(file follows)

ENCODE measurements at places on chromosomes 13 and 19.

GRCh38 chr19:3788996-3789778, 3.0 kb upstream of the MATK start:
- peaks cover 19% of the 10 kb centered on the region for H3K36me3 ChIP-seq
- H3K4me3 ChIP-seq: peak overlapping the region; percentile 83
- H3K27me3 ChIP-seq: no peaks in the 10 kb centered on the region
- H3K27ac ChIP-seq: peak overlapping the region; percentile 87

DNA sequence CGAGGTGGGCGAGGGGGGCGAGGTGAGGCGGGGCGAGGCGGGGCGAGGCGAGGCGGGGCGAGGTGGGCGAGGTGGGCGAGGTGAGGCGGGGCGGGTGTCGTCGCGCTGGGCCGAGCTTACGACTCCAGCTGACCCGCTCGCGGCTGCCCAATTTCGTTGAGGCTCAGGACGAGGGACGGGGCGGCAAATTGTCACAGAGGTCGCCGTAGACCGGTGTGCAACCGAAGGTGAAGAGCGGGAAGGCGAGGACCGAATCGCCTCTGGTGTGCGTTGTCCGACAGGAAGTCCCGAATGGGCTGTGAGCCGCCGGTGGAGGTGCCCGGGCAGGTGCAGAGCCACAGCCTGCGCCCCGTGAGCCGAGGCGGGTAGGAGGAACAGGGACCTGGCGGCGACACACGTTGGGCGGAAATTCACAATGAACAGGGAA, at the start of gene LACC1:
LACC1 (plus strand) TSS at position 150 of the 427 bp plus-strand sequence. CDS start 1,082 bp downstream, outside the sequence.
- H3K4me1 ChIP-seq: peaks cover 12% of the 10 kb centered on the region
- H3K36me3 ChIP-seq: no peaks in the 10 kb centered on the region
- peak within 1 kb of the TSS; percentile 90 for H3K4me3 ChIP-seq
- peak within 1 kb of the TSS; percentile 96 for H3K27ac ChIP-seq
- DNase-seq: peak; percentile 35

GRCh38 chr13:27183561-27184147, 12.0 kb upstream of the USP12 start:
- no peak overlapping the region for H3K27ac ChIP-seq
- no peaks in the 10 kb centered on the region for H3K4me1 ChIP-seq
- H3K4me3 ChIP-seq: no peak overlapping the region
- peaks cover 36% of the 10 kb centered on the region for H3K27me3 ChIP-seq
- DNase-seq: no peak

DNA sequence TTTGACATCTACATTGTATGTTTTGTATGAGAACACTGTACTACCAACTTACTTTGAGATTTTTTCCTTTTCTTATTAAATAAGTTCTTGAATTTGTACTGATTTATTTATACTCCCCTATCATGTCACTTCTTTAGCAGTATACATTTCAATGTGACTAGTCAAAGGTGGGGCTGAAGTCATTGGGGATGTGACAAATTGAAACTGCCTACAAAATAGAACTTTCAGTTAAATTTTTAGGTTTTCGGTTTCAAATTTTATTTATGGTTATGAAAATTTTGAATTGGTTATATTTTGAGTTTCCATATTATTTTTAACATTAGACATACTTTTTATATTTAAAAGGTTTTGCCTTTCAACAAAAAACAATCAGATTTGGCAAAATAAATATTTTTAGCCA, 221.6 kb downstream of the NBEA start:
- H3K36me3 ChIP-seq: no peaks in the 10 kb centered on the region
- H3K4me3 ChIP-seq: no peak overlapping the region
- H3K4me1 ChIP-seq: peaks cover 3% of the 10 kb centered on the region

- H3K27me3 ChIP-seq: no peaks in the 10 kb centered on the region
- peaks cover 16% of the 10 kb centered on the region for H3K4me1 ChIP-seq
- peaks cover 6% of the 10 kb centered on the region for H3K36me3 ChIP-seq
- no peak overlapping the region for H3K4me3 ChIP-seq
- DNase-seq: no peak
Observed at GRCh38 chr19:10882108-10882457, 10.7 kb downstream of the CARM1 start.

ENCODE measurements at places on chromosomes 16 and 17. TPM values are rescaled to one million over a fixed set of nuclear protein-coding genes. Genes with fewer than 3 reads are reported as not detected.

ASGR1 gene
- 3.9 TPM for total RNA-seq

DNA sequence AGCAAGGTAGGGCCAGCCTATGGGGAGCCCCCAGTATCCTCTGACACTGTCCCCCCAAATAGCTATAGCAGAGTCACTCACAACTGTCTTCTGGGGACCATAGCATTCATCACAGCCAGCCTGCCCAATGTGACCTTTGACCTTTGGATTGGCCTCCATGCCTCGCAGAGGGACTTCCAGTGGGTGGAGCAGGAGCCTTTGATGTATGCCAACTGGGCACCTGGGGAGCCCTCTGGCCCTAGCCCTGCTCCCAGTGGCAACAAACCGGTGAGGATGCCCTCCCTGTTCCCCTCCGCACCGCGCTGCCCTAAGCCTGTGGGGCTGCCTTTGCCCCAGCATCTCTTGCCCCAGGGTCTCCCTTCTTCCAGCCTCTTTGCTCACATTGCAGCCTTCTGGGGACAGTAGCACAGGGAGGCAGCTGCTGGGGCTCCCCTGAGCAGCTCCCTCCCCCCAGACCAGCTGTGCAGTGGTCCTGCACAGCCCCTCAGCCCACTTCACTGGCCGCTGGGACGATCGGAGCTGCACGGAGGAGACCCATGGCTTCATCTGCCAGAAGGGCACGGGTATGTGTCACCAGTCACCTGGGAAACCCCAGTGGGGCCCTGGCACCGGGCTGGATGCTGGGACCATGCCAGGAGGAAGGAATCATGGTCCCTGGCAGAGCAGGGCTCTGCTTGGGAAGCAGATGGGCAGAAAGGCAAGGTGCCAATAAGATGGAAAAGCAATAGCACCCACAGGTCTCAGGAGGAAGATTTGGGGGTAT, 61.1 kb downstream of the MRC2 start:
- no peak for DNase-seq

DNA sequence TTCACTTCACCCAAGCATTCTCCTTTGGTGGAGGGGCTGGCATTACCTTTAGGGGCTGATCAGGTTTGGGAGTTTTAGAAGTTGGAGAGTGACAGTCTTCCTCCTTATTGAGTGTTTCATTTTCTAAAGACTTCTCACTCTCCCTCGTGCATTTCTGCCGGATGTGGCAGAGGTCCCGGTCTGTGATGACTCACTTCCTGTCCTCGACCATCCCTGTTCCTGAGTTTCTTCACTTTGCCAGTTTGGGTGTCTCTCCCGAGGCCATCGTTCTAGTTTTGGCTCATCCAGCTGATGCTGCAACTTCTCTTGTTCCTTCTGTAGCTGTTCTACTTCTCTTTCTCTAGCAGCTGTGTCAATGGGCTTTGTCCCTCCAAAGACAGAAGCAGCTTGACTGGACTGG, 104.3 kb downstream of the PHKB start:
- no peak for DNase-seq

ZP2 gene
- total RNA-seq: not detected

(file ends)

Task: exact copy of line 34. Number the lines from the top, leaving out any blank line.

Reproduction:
- no peak for DNase-seq